buying points.



What’s the IPA take likely to be this time? Jim Marshall, the chief

executive of MediaVest, is the IPA media policy group’s spokesman on

broadcast trading issues. At this stage, he is only prepared to state a

personal view, but it isn’t a million miles away from the IPA’s official

Davies Committee submission. He comments: ’There are some arguments for

doing this in a controlled fashion as long as we’re not talking about

massive amounts of money. But my view is that the destiny of the BBC

lies in the hands of the BBC itself. I suspect that its decision to opt

for a less aggressively commercial schedule on television is more of a

post-rationalisation measure, given what’s been happening to ratings now

that ITV has dropped News at Ten. It still has to decide whether it

wants to be part of the commercial world.’



This is a variation on the IPA’s usual ’box’ argument. If, like Andy

Pandy, the BBC gets back in its unequivocally public service box, then

it won’t get hurt. But should commercial broadcasters be alarmed at the

widespread feeling that they wouldn’t miss, say, pounds 100 million? Of

course, says Martin Bowley, the chief executive of Carlton UK Sales.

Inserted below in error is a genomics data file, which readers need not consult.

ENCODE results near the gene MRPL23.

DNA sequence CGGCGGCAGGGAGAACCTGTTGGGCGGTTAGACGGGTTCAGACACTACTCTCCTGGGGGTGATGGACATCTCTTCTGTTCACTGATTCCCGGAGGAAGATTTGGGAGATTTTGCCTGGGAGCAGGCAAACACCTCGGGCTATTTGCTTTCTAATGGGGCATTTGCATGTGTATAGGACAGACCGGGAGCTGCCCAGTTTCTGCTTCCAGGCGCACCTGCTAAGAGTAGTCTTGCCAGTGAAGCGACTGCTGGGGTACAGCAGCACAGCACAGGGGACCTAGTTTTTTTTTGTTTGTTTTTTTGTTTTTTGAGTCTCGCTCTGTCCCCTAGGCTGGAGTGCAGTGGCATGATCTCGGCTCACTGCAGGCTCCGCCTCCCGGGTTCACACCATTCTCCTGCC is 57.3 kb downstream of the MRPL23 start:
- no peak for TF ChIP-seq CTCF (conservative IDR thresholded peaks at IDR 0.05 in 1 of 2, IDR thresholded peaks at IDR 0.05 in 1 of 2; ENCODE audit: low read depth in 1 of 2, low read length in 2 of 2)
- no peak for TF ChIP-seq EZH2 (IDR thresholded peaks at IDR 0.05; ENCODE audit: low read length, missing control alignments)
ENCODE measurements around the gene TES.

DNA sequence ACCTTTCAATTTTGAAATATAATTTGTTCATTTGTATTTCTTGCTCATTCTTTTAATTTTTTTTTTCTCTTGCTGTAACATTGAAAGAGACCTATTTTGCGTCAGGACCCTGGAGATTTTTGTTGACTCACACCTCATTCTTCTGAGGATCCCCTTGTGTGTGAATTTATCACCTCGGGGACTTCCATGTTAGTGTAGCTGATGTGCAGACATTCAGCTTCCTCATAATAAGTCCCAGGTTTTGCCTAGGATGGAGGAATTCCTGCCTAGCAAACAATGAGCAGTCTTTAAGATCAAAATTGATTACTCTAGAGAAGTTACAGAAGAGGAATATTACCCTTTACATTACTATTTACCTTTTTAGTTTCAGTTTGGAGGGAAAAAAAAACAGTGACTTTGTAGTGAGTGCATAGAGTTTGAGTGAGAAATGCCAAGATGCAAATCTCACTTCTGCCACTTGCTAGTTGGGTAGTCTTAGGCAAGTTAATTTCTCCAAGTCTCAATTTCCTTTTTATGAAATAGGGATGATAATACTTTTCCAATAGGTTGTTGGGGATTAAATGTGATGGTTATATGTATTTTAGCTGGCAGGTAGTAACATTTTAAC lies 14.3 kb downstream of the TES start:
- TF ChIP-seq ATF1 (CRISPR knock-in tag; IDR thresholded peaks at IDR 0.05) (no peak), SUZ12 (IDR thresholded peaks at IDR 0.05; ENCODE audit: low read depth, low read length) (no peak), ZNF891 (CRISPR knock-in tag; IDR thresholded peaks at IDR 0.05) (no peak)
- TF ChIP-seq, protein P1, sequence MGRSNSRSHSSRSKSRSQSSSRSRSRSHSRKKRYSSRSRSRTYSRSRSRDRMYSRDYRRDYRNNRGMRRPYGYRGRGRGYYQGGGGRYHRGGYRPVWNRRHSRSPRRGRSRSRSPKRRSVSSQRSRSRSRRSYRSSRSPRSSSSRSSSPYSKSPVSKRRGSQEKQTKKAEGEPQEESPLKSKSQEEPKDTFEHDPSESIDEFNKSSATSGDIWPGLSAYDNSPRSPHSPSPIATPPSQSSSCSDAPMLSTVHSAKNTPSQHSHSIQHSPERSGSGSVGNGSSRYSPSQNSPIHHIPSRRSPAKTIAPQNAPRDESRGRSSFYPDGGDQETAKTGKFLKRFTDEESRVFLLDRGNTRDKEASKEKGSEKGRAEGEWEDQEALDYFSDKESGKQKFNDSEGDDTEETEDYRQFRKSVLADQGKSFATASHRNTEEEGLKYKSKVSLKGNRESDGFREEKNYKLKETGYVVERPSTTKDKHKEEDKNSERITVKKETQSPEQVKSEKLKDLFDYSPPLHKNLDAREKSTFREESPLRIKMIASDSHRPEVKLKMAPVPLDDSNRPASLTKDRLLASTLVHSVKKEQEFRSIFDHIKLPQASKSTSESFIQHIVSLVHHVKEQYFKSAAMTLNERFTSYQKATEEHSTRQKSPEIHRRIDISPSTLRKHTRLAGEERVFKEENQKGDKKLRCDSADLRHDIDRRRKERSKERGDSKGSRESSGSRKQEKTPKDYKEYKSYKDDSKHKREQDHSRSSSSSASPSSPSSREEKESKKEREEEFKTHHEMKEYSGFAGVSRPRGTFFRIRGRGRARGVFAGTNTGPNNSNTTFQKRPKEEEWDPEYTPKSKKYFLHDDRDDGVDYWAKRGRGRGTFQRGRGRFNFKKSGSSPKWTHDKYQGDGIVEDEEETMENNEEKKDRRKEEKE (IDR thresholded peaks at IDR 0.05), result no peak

This, he urges, is a patently ridiculous argument. He adds: ’The

advertising community is well served by commercial channels. You can use

us to reach any target audience you could possibly want.’



ITV ratings are up. Why should ISBA keep demanding more? Having lost its

share of Channel 4 revenues with the abolition of safety-net funding

arrangements, ITV would not now take at all kindly to being asked to

fund the BBC. Nick Milligan, the sales director of Channel 5, warns that

ISBA should think carefully before it pushes this point. He states: ’It

lobbied for Channel 5 to be created as an antidote to cost inflation. We

have helped to move the commercial share of total viewing up from 56 per

cent when we launched to the current all-time high of more than 60 per

cent. What have we heard from ISBA? Precisely nothing.’



Milligan agrees that the BBC’s problems are self-inflicted - ’their

first trip to Crinkley Bottom saw them attempt to take on ITV in a game

they were ill-equipped to play’ - but the corporation doesn’t deserve

the ultimate punishment: inevitable annihilation.



He adds: ’As for ISBA, what it thinks it wants is not what it would get:

a BBC that looks increasingly like ITV, an ever more powerful single

company ITV, a Channel 4 that tears up its current remit and an

uncertain future for Channel 5.’



The reality, according to Steve Booth, the managing partner of Booth

Lockett Makin, is that the BBC is already in a commercial environment

that is evolving rapidly. But he believes there is only one way of

resolving the contradictory aims and ambitions of the market’s various

players. He states: ’I sympathise with the existing commercial

broadcasters’ reluctance to sanction shifting revenues in the BBC’s

direction.



If funds are spread across a broader base of channels, standards on the

main commercial channels will only fall, with potentially disastrous

consequences.



But the BBC clearly needs to be funded in a manner appropriate to the

emerging arena. I suspect that this is more likely to be pay-per-view

via the digital market.’



Opinion, p27.